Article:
OUT of Office: Surgical Scrutiny of the Sistine Chapel Ceiling
By: Stephen M. Zappala, MD, FACS | Posted on: 01 May 2021
Urological surgeons have combined the skills of observation and attention to detail with their clinical passion and a knowledge of human anatomy. Similar skills have been applied to understanding Renaissance art and specifically the exquisite fresco of the Sistine Chapel Ceiling by Michelangelo Buonarroti.
Several travels to Italy had exposed me to an incredible volume of sculpture, art, and architecture, but I didn’t completely appreciate the interpretation. My Italian journeys were always with family and friends, and were enhanced by relationships with Dr. Giacinto Marrocco, Pediatric Urology, Rome and Paolo Ferrini PhD, proprietor of Bravo Viaggi, a renowned authority on Italian history and gastronomy. They astutely commented that if New York is the ‘Big Apple’ then Rome is the ‘Big Lasagna.’ Rome proudly displays 4 individual and unique layers: Imperial, Religious, Baroque, and Renaissance. Michelangelo’s name is synonymous with the Renaissance Layer of the Cinquecento, the 1500s, where his artistic contributions remain as the pinnacle art forms of Western Civilization.
Michelangelo (1475–1564) was born in Caprese, Tuscany and his early years were in the Medici Court of Florence.1 His primary artistic aspiration was sculpting marble. ‘The Pieta’ was carved at age 23 for a French cardinal and is currently on display in St. Peter’s Basilica, Rome. Some commented that the young Florentine could not possibly be the originator. One evening, he returned to the sculpture and carved his name on Mary’s sash. My initial impression was simply the mother Mary supporting her recently crucified son, Jesus. My Roman colleagues responded quickly with additional observations: the marble of her robe was coarse and contrasted with the soft, polished marble on the lifeless body of her middle-age son, and her facial features represented a very young woman. Impressed with their comprehensive descriptions (and my deficiencies), I initiated a personal challenge to understand and more extensively interpret art history.
The understanding of human anatomy, combined with the teachings of Sir Vincent Zachary Cope, MD, MS, FRCS (1881–1974) and Professor Donald Coffey (1932–2017), were the sparks that ignited the tinder to critique Michelangelo’s representations. Cope’s The Early Diagnosis of the Acute Abdomen has served as a principal text for generations of surgeons: the basic premise is the significance of observation during a clinical evaluation. The Theory of Organized Chaos by Dr. Donald Coffey was originally applied to the understanding of large, complex molecular interactions within DNA.2 The double helix initially appeared chaotic but when scrutinized at the level of the 4 basic nucleosides, indeed DNA was transformed as organized. Surgeons possess gifted talents to combine exhaustive observations with their anatomical knowledge, and also dissect the most complex chaotic situations into itemized structures: indeed, these reflect the predicates of critical artistic interpretations.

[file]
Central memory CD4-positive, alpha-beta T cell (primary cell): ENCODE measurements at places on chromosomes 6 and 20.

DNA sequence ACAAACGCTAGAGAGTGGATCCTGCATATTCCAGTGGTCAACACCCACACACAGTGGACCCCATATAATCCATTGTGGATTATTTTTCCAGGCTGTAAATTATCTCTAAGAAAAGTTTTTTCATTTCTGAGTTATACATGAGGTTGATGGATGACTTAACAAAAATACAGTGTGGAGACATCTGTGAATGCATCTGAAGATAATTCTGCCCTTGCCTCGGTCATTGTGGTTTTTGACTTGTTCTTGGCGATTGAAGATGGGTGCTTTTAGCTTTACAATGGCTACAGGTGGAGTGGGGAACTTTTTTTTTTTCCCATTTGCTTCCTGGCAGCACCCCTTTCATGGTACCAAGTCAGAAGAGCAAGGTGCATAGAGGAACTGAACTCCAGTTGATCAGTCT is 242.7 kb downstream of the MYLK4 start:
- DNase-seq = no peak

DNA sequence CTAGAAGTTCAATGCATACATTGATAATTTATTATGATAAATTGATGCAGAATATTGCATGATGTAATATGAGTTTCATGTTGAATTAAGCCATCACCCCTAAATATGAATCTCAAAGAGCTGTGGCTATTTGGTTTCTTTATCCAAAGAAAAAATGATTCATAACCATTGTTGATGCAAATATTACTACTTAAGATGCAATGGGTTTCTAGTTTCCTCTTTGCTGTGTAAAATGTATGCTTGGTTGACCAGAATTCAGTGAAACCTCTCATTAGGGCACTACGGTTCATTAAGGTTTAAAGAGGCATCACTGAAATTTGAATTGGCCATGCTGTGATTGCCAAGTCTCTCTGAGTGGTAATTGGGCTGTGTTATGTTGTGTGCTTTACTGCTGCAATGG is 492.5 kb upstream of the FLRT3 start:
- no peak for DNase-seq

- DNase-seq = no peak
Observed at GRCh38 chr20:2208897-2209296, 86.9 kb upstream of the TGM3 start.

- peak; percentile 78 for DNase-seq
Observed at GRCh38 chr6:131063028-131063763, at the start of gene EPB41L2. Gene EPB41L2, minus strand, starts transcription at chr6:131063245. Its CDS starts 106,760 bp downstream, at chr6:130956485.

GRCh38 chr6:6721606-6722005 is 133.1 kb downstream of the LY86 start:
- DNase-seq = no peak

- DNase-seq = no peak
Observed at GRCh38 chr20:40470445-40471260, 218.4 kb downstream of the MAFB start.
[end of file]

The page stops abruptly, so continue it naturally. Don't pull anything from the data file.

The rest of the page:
Michelangelo’s magnificent fresco of the Sistine Chapel Ceiling was created over a 4-year period (1508–1512). My enthusiasm was enhanced by an interpretation of the “Creation of Adam” by Frank Meshberger, MD, a gynecologist, who stated that the Creator was not within a cloud or the heavens but a sagittal section of a human brain.3 A recent 20-year restoration, begun in 1980, revitalized the colors and revealed even further cryptic messages and inspiring revelations. The restoration permitted the generation of intriguing and at times inspiring interpretations.4 The ceiling height is 70 feet and occupies approximately 12,000 square feet, corresponding to the size of a National Basketball Association basketball court. Nine scenes from Genesis are depicted in the large central panels. The central and most famous panel is referred to as “The Creation of Adam.”
First and foremost, there is no optimal vantage or reference point from which to analyze the Ceiling fresco. Indeed, one’s initial impression is a haphazard kaleidoscope of both colors and scenes, described as a “visual cacophony.” Most visitors visit the Chapel at the culmination of a Vatican Museum tour. They are expeditiously escorted out with strained necks by the Chapel monitors who express the seemingly constant commands of “no photos.” Fortunately, improved optics and the Internet have allowed for a more comprehensive scrutiny and critical reviews of the details and messaging within the fresco.